The Hardtacks (Marek Bennett and Woody Pringle) deliver an engaging overview of global politics prior to the American Civil War through the lens of early banjo music. Between 1820 and 1860, the banjo transformed from a slave instrument found only on Southern plantations to an international pop phenomenon: songs and playing techniques carried far and wide in the emerging global economy, from the streets of New York’s Five Points slum to the gold fields of California and the elite drawing rooms of London, from the battlegrounds of Nicaragua to official diplomatic receptions in Japan. How did this African-derived, slave-borne folk instrument come to symbolize all the best and worst of a young United States of America?
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This program is made possible by a grant from New Hampshire Humanities and sponsored by the Friends of the Kimball Library. For more information on New Hampshire Humanities visit www.nhhumanities.org.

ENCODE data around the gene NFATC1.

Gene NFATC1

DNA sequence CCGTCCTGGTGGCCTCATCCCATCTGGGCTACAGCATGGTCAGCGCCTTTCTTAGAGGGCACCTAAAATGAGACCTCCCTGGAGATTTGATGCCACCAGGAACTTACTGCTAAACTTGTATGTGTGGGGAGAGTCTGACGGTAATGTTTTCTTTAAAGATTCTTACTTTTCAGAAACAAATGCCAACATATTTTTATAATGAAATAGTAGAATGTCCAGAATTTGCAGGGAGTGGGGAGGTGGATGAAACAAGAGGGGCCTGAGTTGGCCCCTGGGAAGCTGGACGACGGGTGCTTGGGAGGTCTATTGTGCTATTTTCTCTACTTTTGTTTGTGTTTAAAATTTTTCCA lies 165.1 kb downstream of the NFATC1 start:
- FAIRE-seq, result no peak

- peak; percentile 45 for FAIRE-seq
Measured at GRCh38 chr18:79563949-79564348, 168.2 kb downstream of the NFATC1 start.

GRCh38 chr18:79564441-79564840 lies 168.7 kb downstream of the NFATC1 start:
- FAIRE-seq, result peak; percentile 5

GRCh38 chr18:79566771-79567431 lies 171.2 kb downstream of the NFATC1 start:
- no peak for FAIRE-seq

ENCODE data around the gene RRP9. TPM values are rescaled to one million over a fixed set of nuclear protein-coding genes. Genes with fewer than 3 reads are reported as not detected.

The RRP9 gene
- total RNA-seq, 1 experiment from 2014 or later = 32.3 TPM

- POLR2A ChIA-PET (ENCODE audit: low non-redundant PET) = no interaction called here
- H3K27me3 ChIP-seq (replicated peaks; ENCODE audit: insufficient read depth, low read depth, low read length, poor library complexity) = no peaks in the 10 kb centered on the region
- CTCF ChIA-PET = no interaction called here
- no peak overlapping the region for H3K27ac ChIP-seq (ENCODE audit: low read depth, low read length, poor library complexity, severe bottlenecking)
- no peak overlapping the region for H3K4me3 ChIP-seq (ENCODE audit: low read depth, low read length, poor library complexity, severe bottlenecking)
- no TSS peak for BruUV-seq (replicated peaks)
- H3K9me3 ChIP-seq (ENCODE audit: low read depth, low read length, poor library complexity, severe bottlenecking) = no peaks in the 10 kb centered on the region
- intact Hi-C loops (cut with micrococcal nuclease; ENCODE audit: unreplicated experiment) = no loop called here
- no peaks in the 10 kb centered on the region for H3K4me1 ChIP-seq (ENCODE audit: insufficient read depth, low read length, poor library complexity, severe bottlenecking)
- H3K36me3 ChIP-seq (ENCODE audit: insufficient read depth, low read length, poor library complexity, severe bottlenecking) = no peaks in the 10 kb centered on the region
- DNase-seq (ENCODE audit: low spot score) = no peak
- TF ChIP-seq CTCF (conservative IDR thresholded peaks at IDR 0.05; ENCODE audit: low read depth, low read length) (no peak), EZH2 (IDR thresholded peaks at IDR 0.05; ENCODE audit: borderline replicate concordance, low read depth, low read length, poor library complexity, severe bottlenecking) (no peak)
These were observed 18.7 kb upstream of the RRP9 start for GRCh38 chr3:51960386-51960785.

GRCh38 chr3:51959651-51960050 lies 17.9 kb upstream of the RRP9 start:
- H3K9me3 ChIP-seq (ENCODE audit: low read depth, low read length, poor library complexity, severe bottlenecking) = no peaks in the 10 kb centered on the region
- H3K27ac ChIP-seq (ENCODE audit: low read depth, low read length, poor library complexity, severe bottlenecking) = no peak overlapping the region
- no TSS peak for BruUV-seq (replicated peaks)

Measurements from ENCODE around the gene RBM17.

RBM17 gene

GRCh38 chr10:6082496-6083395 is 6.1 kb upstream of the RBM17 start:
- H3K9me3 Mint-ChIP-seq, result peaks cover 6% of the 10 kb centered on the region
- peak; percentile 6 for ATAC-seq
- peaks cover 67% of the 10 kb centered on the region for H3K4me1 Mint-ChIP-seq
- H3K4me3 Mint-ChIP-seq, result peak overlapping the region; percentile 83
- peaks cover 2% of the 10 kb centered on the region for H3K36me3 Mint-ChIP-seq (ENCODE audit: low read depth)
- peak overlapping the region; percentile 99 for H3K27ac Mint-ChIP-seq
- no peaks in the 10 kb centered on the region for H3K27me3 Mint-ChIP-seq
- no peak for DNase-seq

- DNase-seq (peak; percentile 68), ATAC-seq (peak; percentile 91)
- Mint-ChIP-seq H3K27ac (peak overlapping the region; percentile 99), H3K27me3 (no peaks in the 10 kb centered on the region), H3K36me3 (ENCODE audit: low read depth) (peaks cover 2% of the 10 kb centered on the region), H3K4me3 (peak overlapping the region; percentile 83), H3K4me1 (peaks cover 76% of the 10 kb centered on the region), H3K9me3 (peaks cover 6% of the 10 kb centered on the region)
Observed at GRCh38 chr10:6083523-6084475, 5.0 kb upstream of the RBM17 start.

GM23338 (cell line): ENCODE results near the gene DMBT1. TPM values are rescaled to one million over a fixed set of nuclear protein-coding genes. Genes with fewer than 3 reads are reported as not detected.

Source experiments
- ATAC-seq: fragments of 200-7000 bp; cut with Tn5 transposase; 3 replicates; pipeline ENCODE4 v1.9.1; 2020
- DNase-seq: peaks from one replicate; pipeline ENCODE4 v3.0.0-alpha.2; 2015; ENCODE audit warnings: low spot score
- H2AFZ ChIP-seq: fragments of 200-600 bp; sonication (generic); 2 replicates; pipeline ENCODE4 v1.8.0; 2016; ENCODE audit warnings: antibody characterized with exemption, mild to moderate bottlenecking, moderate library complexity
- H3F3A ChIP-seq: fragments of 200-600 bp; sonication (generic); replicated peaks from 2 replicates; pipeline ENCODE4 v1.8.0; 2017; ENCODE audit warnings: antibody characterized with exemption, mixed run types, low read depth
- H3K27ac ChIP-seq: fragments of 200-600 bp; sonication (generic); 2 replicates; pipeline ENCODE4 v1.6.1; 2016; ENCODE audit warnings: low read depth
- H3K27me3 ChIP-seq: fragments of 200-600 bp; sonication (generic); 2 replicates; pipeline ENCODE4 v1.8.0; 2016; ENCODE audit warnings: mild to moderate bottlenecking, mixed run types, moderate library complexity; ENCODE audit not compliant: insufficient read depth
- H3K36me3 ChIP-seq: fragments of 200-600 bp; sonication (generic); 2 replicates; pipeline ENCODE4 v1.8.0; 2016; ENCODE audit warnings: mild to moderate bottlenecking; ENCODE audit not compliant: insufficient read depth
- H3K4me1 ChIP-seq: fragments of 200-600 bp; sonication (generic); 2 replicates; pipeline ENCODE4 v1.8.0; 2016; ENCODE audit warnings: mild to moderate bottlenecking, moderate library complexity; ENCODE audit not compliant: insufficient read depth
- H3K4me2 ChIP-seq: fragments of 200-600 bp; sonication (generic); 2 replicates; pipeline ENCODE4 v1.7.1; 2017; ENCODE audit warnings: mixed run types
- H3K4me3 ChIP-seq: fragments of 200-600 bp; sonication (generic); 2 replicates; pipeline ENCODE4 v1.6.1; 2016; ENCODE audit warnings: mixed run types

About the Presenters:
Marek Bennett teaches music and comics in New England and the world beyond. He holds an M.Ed in Curriculum and Instruction from Keene State College, and is a rostered teaching artist with the New Hampshire State Council on the Arts. His work includes the graphic novel The Civil War Diary of Freeman Colby and the NH history webcomic Live Free and Draw. His historical band The Hardtacks received a 2016 ‘Best of NH’ award from NH Magazine.
Woody Pringle is both a musician and educator teaching at many NH colleges and organizations. His credentials include a BA in Social Science from Johnson State College and an MBA from Rensselaer Polytechnic Institute. His music is often aired on NH Public Radio’s Folk Show and many radio stations throughout the country.